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To: GodGunsGuts

Don’t even wait to start with the hate. it’s right in the OP.


6 posted on 10/26/2009 12:07:05 PM PDT by Wacka
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To: GodGunsGuts

Ooooo.....something’s intricate....highly developed.....that means Man walked the Earth with 100+ species of large meat eating dinosaurs!!!!


7 posted on 10/26/2009 12:09:27 PM PDT by ElectricStrawberry (Didja know that Man walked with vegetarian T. rex within the last 4,351 years?)
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To: GodGunsGuts
" If you have a better example of Darwinist stupidity in the news, send it in....

Apparently the lowly cephalopod is not the one of God's creatures whose small brain is optimized for fishing......

8 posted on 10/26/2009 12:09:39 PM PDT by Natural Law
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To: Natural Law
How the Octopus Built Its Own Brain for Better Fishing

BYOB?
9 posted on 10/26/2009 12:11:01 PM PDT by aruanan
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To: GodGunsGuts

I’m so glad to see someone mention this ridiculous need to give credit for changes and mutations to species as if it was a conscious decision.

It’s a running joke in my household. Every time we hear about some interesting feature of some animal or plant, either I or my husband will say something akin to “Boy, what a smart ancestor those butterflies had to think of that!” or “Wow, I wish we humans had as smart an ancestor as those seahorses!”


10 posted on 10/26/2009 12:16:35 PM PDT by The4thHorseman
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To: GodGunsGuts

In 1877 Charles Peirce outlined four methods for the settlement of doubt, graded from least to most, by their success in achieving a sound fixation of belief:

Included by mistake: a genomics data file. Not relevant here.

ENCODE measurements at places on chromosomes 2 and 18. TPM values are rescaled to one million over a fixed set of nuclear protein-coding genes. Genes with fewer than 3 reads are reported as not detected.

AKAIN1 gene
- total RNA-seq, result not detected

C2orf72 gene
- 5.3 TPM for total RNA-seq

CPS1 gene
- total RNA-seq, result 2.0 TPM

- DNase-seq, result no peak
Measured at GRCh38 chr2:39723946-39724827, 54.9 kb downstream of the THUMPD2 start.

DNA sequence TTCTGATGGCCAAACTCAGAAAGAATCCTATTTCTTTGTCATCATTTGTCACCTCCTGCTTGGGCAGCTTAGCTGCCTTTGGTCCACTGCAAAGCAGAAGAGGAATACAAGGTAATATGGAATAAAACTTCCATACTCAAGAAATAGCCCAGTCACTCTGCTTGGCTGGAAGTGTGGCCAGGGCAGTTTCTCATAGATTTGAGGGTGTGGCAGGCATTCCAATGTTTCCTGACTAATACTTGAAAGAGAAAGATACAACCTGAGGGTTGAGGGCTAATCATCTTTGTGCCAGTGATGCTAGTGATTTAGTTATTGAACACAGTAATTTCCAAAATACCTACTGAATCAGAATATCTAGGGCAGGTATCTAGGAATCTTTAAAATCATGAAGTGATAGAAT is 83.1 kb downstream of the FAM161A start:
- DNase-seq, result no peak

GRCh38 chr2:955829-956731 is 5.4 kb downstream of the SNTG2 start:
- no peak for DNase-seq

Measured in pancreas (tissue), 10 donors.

1) The method of tenacity — persisting in that which one is inclined to think.
2) The method of authority — conformity to a source of ready-made beliefs.
3) The method of congruity or the a priori or the dilettante or “what is agreeable to reason” — leading to argumentation that gets finally nowhere.
4) The scientific method — whereby inquiry actually tests itself and criticizes, corrects, and improves itself.
You have mastered methods 1 & 2, but refuse to accept that method 3 will leave you stuck where you are for another decade or so. Embrace method 4 or forever walk in the darkness, Grasshopper.


11 posted on 10/26/2009 12:17:07 PM PDT by Natural Law
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To: Natural Law

Just a post-and-run here, but also a legitimate question:

How do evolutionists reconcile the outgrowth from Darwinian theory (the evolution of species) of incredible complexity arising from simplicity or utter chaos (the big bang) with:

The immutable laws of thermodynamics, where order falls to disorder?

We see everywhere around us the proof of the laws of thermodynamics in everything we see and do. Even at home, if one does not clean up constantly, the place falls into disorder and filth.

Your 4th method might get a bit of a workout here. Forever in darkness indeed, Glasshoppah.


12 posted on 10/26/2009 12:52:53 PM PDT by Don W (I will praise Him.)
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To: Don W
"We see everywhere around us the proof of the laws of thermodynamics in everything we see and do."